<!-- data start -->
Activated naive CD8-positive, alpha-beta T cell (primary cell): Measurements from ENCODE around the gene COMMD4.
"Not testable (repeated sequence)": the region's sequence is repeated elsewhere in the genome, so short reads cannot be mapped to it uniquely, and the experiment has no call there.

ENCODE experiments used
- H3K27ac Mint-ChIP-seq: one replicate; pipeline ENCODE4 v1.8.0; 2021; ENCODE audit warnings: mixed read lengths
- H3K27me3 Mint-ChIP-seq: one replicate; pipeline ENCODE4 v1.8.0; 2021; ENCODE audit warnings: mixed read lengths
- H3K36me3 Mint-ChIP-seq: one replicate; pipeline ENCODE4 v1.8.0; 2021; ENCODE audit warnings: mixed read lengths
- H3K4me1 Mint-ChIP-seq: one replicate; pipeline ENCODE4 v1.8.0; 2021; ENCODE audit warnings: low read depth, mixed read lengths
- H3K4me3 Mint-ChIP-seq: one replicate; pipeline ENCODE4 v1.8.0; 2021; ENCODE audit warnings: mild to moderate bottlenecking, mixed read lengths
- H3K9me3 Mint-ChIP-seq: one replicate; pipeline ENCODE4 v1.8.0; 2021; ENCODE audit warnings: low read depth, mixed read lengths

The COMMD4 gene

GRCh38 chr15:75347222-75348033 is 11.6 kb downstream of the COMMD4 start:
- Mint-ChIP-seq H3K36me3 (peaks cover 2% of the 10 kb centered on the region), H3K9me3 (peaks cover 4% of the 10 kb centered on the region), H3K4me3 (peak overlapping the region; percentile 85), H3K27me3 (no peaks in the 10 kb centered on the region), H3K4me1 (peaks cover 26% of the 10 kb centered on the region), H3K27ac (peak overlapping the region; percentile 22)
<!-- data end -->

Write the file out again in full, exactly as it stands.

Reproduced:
Activated naive CD8-positive, alpha-beta T cell (primary cell): Measurements from ENCODE around the gene COMMD4.
"Not testable (repeated sequence)": the region's sequence is repeated elsewhere in the genome, so short reads cannot be mapped to it uniquely, and the experiment has no call there.

ENCODE experiments used
- H3K27ac Mint-ChIP-seq: one replicate; pipeline ENCODE4 v1.8.0; 2021; ENCODE audit warnings: mixed read lengths
- H3K27me3 Mint-ChIP-seq: one replicate; pipeline ENCODE4 v1.8.0; 2021; ENCODE audit warnings: mixed read lengths
- H3K36me3 Mint-ChIP-seq: one replicate; pipeline ENCODE4 v1.8.0; 2021; ENCODE audit warnings: mixed read lengths
- H3K4me1 Mint-ChIP-seq: one replicate; pipeline ENCODE4 v1.8.0; 2021; ENCODE audit warnings: low read depth, mixed read lengths
- H3K4me3 Mint-ChIP-seq: one replicate; pipeline ENCODE4 v1.8.0; 2021; ENCODE audit warnings: mild to moderate bottlenecking, mixed read lengths
- H3K9me3 Mint-ChIP-seq: one replicate; pipeline ENCODE4 v1.8.0; 2021; ENCODE audit warnings: low read depth, mixed read lengths

The COMMD4 gene

GRCh38 chr15:75347222-75348033 is 11.6 kb downstream of the COMMD4 start:
- Mint-ChIP-seq H3K36me3 (peaks cover 2% of the 10 kb centered on the region), H3K9me3 (peaks cover 4% of the 10 kb centered on the region), H3K4me3 (peak overlapping the region; percentile 85), H3K27me3 (no peaks in the 10 kb centered on the region), H3K4me1 (peaks cover 26% of the 10 kb centered on the region), H3K27ac (peak overlapping the region; percentile 22)